Now let’s go to the wolf in sheep’s clothing: the sales manager. Unfortunately, this person was usually given a battlefield promotion for selling more product than the next rep, but that doesn’t often translate to possessing consultative selling skills. They are often ill equipped to role model the expected behavior and are equally inclined to forego more extensive diagnostic dialogs under the pressure of a looming quarter end. Many are also not prepared or developed to coach effectively. They tend to fall back on “watch how I do it”, only to role model the best product centric habits. While it seems intuitive that the sales manager plays the most critical role in transforming a product centric seller to a consultative centric seller, they are a leading reason many sales reps’s fall back to previous behaviors.

Now the invisible enemy; consider the company that is expecting the seller to suddenly begin consultatively selling and reap the rewards of larger orders in shorter time periods with greater forecast accuracy. Unfortunately, their marketing messaging is still touting product capabilities, their recognition and reward systems still incentivizes old behaviors, their leadership hasn’t defined success in a very tangible way or probably didn’t attend the same training experience, and their solution training is still product centric. Imagine moving to a foreign country to learn a new language, but everyone speaks nothing but your primary language. You’re not likely to learn very much.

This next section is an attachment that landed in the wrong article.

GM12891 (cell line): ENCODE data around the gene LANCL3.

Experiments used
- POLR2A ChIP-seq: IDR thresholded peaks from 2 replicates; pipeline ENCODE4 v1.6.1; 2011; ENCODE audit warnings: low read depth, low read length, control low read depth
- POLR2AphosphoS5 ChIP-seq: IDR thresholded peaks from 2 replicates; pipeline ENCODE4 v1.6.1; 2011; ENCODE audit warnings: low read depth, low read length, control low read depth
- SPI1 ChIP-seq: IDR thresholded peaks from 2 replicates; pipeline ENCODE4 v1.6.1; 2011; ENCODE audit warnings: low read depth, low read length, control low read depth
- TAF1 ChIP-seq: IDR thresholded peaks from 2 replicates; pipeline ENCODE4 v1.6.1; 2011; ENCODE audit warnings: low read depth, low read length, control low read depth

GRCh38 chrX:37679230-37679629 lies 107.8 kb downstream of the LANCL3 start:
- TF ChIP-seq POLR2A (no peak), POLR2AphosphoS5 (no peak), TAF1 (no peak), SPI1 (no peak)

The transformation of a single sales person to sell consultatively includes many enemies, most of which are unconscious about undermining success. The transformation of an entire sales organization only magnifies the problem.

So how did Clint finally deliver on his promise? He had help. You may remember that his former partner helped him with information and coaching. For a sales team to succeed with this task, they need help as well. They need help from their manager, from their company, and from their customers. Further, each of these players needs help. The company needs to become aware of how their processes and ecosystem support old behaviors, not new ones. The manager needs to be developed to be a better coach and role model. And the customer needs to understand why engaging in a different dialog is in their best interest. Lastly, the rep needs to know about these traps in their quest so they can more effectively navigate the challenge.

Kevin Temple guides sales teams to be more agile and improve revenue outcomes. He can be contacted at kevin@enterprise-selling.com. The Enterprise Selling Group is a leader in delivering sales training, coaching and project oversight to improve the agility of sales teams around the world.

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Winning the Hearts and Minds of Your Sales Team

My first job as a professional sales representative for a major computer company was more like a roller coaster ride than a career step. During the first 12 months I had five different sales managers. (The first one was committed to a mental health facility by his family, which led to second guessing everything I learned from him.) The subsequent managers were never in the role for more than a couple of months for a variety of reasons.